Hydration is a very big deal. Every chemical process that occurs in your body requires water to do it.
Why do we need water?
Vitamins, like the B-complex vitamins and vitamin C, are water-soluble. That means they are only dissolved in water We need water for those vitamins to be used by our body.
Water removes waste from our cells through sweating, urinating, and through bowel movements
Water regulates our body temperature.
Water is used in EVERY chemical process that occurs in our body.
Water protects our tissues, organs, and joints.
It lubricates and provides a cushion in your joints.
Water moisturizes our skin and mucous membranes.
It aids in digestion through enzyme-rich fluids.
It helps maintain balance in our entire body.
Water is needed to make hormones and neurotransmitters in the brain.
It's needed to form saliva which helps break down your food for digestion.
Water acts as a shock absorber for the brain and spinal cord.
It helps deliver oxygen all over the body.
How Much Water Should I Drink?
The formula is very simple. Drink 50% of your body weight in ounces of water. If you weigh 200lbs, drink 100 oz of water every day. This ensures your organs are properly hydrated, your joints are cushioned, your mucous membranes are moistened, etc. Fresh fruits and vegetables increase your hydration and are a great source of usable material.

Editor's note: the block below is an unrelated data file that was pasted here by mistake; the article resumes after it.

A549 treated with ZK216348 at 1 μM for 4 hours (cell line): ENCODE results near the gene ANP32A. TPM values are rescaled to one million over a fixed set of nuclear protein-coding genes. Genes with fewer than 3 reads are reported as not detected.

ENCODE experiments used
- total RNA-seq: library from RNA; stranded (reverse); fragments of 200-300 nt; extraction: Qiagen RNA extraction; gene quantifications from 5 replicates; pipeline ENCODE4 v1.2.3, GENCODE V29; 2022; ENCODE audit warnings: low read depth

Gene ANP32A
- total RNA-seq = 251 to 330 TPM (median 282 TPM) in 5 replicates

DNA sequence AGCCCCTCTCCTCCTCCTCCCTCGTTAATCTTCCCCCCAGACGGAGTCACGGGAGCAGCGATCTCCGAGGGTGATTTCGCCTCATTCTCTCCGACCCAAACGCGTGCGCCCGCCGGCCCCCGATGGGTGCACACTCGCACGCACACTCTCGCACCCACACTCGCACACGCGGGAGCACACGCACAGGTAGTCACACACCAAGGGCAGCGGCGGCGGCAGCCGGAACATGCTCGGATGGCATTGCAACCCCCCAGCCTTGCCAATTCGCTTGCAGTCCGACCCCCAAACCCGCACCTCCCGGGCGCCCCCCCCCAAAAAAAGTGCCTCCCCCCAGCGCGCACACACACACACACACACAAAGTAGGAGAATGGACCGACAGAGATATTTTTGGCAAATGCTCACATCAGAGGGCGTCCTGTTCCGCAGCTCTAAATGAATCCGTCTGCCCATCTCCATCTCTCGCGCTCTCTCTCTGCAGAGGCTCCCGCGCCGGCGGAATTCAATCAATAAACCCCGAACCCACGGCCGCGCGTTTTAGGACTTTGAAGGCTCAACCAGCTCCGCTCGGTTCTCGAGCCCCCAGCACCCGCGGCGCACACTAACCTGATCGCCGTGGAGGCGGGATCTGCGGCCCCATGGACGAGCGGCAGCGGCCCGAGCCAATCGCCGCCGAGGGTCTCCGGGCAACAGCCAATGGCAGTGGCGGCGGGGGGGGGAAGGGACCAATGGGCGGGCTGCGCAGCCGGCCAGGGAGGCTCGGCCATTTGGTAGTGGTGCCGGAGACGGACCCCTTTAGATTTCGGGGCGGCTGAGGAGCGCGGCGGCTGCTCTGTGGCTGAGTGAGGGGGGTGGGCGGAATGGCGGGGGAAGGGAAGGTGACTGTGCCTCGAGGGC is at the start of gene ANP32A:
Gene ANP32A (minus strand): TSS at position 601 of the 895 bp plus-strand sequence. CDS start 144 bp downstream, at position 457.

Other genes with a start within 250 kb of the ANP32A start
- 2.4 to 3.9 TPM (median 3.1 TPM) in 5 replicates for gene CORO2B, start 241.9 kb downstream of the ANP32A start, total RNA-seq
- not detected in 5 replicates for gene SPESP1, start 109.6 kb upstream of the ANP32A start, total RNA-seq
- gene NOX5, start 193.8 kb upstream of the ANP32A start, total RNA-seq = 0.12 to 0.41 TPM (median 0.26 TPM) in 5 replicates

*If you drink 8 oz coffee, tea, or alcohol, be sure to increase your water by 8 oz since coffee, tea, and alcohol work as diuretics and increase the chance of dehydration.
The best way to know you're drinking enough water is by the color of your urine. It should be a light yellow (straw-colored). If it's clear like water, you may be drinking it too fast. Don't gulp your water trying to get it all in every day. Instead, sip it throughout the day. Think about heavy rain on dry ground. You get more run-off than absorption.
The Water in You: Water and the Human Body. (n.d.). Retrieved May 9, 2020, from https://www.usgs.gov/special-topic/water-science-school/science/water-you-water-and-human-body?qt-science_center_objects=0#qt-science_center_objects
Ameling, J. (n.d.). Water. Retrieved May 9, 2020, from https://trinityschool.instructure.com/courses/472/pages/week-3-lecture-1-water